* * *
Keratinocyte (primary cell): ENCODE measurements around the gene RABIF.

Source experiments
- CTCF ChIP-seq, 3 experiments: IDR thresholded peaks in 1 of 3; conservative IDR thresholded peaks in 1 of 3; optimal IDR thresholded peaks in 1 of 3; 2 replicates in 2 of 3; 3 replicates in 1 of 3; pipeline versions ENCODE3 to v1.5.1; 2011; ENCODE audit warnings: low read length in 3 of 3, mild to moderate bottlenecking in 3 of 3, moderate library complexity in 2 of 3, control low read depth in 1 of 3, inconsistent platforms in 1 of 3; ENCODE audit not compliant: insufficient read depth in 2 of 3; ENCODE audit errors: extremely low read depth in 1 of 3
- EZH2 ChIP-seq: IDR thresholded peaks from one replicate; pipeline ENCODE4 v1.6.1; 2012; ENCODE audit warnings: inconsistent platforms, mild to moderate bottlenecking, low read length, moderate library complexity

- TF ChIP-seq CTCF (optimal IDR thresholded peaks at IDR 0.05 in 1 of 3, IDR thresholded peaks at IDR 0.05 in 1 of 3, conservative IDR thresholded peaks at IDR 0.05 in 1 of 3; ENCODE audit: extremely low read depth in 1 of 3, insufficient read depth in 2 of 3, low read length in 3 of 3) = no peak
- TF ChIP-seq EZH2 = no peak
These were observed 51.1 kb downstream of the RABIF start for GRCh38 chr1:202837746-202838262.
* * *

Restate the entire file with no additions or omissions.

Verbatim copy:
Keratinocyte (primary cell): ENCODE measurements around the gene RABIF.

Source experiments
- CTCF ChIP-seq, 3 experiments: IDR thresholded peaks in 1 of 3; conservative IDR thresholded peaks in 1 of 3; optimal IDR thresholded peaks in 1 of 3; 2 replicates in 2 of 3; 3 replicates in 1 of 3; pipeline versions ENCODE3 to v1.5.1; 2011; ENCODE audit warnings: low read length in 3 of 3, mild to moderate bottlenecking in 3 of 3, moderate library complexity in 2 of 3, control low read depth in 1 of 3, inconsistent platforms in 1 of 3; ENCODE audit not compliant: insufficient read depth in 2 of 3; ENCODE audit errors: extremely low read depth in 1 of 3
- EZH2 ChIP-seq: IDR thresholded peaks from one replicate; pipeline ENCODE4 v1.6.1; 2012; ENCODE audit warnings: inconsistent platforms, mild to moderate bottlenecking, low read length, moderate library complexity

- TF ChIP-seq CTCF (optimal IDR thresholded peaks at IDR 0.05 in 1 of 3, IDR thresholded peaks at IDR 0.05 in 1 of 3, conservative IDR thresholded peaks at IDR 0.05 in 1 of 3; ENCODE audit: extremely low read depth in 1 of 3, insufficient read depth in 2 of 3, low read length in 3 of 3) = no peak
- TF ChIP-seq EZH2 = no peak
These were observed 51.1 kb downstream of the RABIF start for GRCh38 chr1:202837746-202838262.